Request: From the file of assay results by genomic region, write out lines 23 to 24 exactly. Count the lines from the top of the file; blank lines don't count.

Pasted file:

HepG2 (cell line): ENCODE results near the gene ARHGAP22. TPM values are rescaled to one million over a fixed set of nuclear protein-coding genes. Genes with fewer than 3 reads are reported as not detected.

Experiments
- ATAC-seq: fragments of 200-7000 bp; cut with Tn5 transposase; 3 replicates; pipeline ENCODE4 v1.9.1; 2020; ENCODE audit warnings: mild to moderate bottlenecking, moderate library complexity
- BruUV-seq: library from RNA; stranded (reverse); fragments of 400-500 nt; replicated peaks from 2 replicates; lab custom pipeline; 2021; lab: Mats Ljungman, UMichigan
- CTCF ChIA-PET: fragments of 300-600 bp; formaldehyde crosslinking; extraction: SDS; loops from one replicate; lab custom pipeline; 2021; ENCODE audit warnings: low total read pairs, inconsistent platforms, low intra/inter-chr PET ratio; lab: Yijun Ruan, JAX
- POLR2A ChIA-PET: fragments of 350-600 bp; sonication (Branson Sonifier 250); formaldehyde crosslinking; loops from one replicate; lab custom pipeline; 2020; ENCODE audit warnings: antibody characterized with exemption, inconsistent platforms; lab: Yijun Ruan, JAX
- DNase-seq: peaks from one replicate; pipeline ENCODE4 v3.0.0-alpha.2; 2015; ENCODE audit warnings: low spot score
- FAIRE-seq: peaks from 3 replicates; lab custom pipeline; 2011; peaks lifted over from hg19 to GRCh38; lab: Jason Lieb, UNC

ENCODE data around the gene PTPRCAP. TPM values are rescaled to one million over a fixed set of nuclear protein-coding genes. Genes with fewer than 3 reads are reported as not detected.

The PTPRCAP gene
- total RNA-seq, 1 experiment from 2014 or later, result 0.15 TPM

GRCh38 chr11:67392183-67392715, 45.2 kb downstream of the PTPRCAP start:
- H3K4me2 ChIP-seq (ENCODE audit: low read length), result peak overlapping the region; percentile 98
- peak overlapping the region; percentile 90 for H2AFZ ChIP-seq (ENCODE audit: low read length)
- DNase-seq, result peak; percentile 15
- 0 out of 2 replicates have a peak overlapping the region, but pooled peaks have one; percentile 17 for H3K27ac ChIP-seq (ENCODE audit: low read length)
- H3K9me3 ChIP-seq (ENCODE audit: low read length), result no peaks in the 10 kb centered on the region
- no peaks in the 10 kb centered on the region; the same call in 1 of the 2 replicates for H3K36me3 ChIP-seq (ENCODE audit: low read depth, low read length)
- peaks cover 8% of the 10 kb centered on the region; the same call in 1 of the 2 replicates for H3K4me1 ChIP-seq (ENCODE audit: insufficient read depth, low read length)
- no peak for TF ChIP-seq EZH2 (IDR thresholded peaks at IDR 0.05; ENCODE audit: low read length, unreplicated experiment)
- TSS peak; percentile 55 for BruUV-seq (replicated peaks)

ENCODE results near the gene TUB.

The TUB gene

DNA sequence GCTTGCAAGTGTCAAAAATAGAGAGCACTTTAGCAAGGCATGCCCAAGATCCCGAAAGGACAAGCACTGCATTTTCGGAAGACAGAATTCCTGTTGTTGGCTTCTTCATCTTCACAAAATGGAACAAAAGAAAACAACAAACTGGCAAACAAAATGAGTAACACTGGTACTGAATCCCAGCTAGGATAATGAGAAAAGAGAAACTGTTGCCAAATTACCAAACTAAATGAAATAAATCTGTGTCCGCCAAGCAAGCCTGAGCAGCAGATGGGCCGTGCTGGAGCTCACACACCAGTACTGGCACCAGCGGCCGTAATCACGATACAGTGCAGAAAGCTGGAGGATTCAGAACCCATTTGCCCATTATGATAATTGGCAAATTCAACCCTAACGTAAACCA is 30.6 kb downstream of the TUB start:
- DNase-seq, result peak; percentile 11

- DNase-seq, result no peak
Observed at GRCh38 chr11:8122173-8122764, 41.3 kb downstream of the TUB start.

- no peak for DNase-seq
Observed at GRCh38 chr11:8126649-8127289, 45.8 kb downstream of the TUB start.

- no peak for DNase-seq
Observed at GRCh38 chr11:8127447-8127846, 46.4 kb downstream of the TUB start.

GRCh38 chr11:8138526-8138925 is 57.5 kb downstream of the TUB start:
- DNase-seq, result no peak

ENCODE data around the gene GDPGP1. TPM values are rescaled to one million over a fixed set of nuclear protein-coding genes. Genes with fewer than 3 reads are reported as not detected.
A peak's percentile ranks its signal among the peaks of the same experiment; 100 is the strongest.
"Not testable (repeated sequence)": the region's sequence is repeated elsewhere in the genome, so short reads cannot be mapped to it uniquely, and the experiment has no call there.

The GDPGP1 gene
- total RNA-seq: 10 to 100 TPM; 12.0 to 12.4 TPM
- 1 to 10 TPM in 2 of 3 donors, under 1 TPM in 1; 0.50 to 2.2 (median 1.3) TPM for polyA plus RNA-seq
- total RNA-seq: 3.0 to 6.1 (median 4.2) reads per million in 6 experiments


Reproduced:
The TUB gene

DNA sequence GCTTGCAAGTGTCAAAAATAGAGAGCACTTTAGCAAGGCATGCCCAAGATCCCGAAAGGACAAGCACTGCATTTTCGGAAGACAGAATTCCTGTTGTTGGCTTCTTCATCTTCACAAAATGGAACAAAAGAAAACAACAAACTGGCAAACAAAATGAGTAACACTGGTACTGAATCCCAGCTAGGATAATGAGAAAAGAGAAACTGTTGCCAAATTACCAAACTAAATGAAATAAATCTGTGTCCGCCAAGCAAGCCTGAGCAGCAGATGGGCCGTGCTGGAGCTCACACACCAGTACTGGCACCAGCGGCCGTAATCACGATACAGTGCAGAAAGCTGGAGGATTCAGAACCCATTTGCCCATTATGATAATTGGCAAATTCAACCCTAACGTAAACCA is 30.6 kb downstream of the TUB start: